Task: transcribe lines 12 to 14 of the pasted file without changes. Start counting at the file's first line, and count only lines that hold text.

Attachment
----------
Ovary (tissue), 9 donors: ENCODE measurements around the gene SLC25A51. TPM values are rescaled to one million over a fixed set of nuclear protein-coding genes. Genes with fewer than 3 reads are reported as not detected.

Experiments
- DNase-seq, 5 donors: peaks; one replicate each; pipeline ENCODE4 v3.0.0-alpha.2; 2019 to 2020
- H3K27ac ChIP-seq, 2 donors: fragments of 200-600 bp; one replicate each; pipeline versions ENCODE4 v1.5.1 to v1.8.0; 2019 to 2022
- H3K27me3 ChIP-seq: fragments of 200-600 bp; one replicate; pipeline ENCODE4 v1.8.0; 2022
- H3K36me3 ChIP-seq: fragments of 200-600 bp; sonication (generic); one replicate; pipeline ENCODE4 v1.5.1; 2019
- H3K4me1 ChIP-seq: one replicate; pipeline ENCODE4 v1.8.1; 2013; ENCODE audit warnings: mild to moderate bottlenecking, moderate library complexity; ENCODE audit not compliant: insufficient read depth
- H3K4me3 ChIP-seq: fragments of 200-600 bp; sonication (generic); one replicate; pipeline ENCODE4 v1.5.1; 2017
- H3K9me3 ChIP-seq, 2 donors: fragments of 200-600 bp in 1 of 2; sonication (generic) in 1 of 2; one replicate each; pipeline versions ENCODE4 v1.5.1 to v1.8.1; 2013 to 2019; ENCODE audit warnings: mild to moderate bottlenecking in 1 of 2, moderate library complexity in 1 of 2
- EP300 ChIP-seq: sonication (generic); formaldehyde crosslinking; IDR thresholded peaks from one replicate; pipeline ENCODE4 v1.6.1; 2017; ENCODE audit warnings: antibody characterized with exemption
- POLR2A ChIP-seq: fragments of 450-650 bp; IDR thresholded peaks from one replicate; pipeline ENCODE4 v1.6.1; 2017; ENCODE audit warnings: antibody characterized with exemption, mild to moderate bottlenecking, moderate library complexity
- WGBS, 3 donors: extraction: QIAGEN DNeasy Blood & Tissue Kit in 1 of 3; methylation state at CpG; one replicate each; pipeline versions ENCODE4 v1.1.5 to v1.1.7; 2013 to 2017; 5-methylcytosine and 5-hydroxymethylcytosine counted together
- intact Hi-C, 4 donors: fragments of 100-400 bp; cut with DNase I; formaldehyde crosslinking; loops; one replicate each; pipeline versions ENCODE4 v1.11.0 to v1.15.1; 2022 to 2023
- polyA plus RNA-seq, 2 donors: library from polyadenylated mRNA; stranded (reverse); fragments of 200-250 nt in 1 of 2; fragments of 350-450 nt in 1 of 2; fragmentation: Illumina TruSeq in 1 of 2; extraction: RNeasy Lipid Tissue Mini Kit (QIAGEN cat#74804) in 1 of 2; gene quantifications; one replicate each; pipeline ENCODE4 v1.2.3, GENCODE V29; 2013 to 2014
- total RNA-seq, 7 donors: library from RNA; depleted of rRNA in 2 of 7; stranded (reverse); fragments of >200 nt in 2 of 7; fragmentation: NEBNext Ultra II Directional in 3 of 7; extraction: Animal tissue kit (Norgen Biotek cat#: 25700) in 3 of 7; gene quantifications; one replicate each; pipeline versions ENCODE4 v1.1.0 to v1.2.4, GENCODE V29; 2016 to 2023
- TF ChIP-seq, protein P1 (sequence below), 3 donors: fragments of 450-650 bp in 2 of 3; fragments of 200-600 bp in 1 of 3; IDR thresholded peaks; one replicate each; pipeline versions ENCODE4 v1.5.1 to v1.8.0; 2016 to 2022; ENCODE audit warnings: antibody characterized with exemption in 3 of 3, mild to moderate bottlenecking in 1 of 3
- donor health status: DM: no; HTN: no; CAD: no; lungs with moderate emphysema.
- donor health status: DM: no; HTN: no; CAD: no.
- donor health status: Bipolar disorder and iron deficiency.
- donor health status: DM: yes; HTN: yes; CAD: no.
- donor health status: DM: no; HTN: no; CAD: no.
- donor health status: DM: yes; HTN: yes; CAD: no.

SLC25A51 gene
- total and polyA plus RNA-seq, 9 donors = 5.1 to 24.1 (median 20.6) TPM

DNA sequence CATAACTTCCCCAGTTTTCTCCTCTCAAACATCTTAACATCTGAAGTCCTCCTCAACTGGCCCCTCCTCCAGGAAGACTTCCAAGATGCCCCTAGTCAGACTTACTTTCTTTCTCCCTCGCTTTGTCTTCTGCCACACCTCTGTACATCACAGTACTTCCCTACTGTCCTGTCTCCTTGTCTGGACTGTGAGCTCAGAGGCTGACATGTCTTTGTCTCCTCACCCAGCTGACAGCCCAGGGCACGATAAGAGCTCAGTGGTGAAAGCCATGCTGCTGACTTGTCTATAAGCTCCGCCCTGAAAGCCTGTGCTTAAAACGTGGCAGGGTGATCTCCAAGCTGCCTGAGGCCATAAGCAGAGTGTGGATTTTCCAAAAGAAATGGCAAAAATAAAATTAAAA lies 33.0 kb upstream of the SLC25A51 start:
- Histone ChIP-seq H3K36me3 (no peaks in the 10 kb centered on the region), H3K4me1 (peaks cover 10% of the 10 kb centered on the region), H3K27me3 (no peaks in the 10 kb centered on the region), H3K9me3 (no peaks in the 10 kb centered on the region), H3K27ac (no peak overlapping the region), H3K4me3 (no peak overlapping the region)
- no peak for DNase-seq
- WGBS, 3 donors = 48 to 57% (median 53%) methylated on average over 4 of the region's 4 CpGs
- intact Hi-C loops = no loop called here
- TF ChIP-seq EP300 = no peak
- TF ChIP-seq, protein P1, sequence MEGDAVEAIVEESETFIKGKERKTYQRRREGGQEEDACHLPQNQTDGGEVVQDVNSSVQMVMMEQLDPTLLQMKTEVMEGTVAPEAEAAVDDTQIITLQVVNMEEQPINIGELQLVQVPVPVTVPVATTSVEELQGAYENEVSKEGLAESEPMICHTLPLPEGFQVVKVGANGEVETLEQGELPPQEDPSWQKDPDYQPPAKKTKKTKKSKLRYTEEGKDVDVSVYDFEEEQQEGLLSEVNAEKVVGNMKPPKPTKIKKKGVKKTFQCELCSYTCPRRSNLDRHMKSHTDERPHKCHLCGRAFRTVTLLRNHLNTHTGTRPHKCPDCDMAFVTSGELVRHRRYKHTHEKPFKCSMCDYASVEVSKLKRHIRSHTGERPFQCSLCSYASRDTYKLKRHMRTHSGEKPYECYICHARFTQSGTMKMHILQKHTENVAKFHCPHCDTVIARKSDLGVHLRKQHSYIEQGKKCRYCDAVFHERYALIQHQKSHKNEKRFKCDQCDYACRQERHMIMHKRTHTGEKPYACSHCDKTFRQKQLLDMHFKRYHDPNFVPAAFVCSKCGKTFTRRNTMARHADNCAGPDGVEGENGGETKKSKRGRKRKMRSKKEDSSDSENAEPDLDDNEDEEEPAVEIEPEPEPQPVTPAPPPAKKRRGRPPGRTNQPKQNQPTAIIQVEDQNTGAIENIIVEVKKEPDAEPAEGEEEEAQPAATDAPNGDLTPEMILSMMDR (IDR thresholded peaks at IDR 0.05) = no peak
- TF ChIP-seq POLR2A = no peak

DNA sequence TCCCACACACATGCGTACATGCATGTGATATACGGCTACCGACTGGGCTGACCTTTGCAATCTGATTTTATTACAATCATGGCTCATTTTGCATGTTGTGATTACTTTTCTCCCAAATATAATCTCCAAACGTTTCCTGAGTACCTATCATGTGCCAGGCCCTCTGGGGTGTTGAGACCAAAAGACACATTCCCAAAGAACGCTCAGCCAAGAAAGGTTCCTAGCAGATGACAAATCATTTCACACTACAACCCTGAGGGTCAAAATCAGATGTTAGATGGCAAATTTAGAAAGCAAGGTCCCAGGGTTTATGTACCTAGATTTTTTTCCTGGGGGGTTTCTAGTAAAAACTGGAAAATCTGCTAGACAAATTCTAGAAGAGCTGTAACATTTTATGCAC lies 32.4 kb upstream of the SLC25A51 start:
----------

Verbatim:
- WGBS, 3 donors: extraction: QIAGEN DNeasy Blood & Tissue Kit in 1 of 3; methylation state at CpG; one replicate each; pipeline versions ENCODE4 v1.1.5 to v1.1.7; 2013 to 2017; 5-methylcytosine and 5-hydroxymethylcytosine counted together
- intact Hi-C, 4 donors: fragments of 100-400 bp; cut with DNase I; formaldehyde crosslinking; loops; one replicate each; pipeline versions ENCODE4 v1.11.0 to v1.15.1; 2022 to 2023
- polyA plus RNA-seq, 2 donors: library from polyadenylated mRNA; stranded (reverse); fragments of 200-250 nt in 1 of 2; fragments of 350-450 nt in 1 of 2; fragmentation: Illumina TruSeq in 1 of 2; extraction: RNeasy Lipid Tissue Mini Kit (QIAGEN cat#74804) in 1 of 2; gene quantifications; one replicate each; pipeline ENCODE4 v1.2.3, GENCODE V29; 2013 to 2014